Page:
When an addicted person stops using ketamine, withdrawal symptoms set in. Detoxing from ketamine is rarely fatal but the symptoms of withdrawal can be difficult to endure. During the withdrawal process, people are likely to experience intense cravings and feel emotionally unstable and physically ill at ease.
At this stage, many people are vulnerable to relapse and may continue to use ketamine in a bid to stave off the discomfort of the purging process.
Abruptly discontinuing ketamine use will cause withdrawal symptoms to peak quickly. While going cold turkey is one option, tapering consumption may be a more appropriate course of action.
Appropriate and professional support and guidance can help to break the cycle of addiction by making the withdrawal process as manageable as possible.
Ketamine abuse can quickly lead to dependence. As tolerance increases, higher quantities of the drug need to be consumed to recreate the initial high.
If you’ve been using ketamine for long enough and in sufficient quantities, you may have developed a dependency on it. When you stop using the drug, your body will need to readjust to its absence. Detox and withdrawal are the processes that occur during this period of readjustment.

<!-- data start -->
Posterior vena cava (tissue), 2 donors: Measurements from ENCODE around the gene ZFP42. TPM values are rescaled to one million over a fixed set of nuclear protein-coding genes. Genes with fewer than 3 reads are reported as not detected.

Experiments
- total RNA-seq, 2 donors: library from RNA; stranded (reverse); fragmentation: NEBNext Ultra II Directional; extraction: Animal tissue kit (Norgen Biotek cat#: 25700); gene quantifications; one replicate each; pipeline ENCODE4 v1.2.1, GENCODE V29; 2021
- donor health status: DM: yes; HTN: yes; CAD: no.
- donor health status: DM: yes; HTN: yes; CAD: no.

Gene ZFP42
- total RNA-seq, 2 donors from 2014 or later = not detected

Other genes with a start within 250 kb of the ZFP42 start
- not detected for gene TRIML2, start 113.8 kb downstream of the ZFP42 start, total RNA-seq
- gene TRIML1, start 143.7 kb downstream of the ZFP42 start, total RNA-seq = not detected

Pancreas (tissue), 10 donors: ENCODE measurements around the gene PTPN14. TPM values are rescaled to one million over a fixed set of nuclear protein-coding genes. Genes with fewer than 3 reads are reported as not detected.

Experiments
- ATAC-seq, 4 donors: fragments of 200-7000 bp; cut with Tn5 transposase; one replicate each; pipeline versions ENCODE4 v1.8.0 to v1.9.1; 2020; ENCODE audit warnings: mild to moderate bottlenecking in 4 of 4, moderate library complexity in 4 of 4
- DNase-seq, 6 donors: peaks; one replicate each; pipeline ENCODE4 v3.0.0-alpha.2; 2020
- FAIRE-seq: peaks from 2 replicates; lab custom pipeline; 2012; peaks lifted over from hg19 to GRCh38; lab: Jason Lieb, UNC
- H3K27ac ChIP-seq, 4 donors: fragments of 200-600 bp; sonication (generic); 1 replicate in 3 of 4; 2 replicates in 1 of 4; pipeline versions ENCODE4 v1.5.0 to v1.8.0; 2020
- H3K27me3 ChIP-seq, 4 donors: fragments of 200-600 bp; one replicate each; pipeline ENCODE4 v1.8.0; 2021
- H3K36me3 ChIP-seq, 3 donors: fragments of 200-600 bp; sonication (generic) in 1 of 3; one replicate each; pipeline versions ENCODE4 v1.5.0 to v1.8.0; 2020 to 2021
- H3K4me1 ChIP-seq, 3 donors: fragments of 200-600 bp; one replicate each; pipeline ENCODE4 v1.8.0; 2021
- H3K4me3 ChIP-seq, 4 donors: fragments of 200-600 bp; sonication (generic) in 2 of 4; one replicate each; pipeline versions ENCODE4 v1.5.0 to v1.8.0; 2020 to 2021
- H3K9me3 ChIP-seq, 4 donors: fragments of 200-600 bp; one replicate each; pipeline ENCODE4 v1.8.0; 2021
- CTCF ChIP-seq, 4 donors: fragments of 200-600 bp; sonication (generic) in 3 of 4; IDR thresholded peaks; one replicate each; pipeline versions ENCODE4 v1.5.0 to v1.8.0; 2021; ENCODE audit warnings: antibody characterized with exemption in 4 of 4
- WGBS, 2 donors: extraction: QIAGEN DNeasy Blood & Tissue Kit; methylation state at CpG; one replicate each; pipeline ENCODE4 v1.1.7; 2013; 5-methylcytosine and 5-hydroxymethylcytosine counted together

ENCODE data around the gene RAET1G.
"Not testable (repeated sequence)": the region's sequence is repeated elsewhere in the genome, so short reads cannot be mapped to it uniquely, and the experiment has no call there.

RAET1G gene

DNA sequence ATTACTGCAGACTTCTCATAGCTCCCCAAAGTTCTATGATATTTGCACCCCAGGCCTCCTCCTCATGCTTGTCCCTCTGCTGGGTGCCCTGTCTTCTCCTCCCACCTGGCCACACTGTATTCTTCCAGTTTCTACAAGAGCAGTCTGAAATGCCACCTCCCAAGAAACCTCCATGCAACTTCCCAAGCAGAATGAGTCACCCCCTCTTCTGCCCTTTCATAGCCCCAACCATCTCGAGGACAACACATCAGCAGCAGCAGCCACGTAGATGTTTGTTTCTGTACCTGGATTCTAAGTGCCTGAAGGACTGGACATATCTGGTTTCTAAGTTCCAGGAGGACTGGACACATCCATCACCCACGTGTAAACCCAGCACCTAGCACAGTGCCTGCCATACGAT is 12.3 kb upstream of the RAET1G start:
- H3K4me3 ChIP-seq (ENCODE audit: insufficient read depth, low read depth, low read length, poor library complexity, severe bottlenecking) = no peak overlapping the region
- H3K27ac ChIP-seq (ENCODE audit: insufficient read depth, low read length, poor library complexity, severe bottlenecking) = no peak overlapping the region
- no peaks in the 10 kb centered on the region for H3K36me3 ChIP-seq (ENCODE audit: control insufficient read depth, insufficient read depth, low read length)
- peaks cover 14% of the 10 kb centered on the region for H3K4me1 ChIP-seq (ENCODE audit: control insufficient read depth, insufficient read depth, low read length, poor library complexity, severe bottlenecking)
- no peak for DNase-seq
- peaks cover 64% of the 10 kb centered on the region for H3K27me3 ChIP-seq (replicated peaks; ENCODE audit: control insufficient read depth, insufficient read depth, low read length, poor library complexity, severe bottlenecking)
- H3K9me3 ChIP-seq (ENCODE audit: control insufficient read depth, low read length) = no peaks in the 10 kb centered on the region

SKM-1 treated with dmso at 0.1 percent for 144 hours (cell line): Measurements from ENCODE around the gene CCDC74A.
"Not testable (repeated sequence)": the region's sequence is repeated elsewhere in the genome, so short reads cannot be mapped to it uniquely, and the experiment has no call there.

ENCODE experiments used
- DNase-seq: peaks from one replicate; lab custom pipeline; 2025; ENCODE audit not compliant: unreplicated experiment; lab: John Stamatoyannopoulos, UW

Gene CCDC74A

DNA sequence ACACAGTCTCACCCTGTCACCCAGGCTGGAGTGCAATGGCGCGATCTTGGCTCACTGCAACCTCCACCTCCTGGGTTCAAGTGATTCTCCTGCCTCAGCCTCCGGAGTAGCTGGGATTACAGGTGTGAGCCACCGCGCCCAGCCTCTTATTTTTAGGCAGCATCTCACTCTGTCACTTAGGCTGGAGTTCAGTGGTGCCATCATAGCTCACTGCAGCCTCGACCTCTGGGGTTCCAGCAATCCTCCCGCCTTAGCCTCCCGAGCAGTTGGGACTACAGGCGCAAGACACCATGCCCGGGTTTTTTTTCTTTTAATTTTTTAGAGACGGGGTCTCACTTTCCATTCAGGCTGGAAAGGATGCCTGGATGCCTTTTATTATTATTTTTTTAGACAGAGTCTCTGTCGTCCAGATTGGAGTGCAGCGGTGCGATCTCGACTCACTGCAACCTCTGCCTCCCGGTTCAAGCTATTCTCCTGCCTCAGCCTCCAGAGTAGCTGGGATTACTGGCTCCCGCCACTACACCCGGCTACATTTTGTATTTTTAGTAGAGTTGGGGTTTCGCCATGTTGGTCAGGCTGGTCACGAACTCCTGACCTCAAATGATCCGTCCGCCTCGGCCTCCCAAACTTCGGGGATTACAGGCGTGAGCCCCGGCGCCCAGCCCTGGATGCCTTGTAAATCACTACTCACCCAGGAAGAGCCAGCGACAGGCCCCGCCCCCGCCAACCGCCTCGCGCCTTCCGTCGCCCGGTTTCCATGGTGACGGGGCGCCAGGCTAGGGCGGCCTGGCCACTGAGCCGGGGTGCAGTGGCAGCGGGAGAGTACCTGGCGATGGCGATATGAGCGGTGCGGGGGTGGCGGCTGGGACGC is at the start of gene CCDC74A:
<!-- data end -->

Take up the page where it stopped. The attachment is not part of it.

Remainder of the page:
Detoxification is the first, essential step on the road to recovery from addiction. The purpose of detox is to remove all traces of ketamine from your system while controlling any withdrawal symptoms.
To be able to move forward in the recovery process, it’s essential to be free from ketamine.
Like many other substance addictions, ketamine addiction is difficult to overcome. Many addicts may have multiple drug dependencies or suffer from a co-occurring mental health disorder. Addiction is complex and treatment and recovery require a high level of personalised care.
While detox addresses the physical symptoms of addiction, it’s equally, if not more, important to address the accompanying psychological dependency.
Following successful detox, various therapies can be integrated into a comprehensive treatment plan to address the thoughts and behaviours surrounding ketamine addiction. A holistic approach to addiction offers a greater chance of successful recovery.
Withdrawal from ketamine can last from 72 hours to several weeks. Symptoms generally kick-in between 24 and 72 hours after the last dose of the drug.
The amount of time detox takes is largely determined by the level of drugs in your system and your habituation.
Acute withdrawal symptoms tend to peak and then taper off as time progresses. Once withdrawal symptoms have stabilised, psychological issues can be addressed.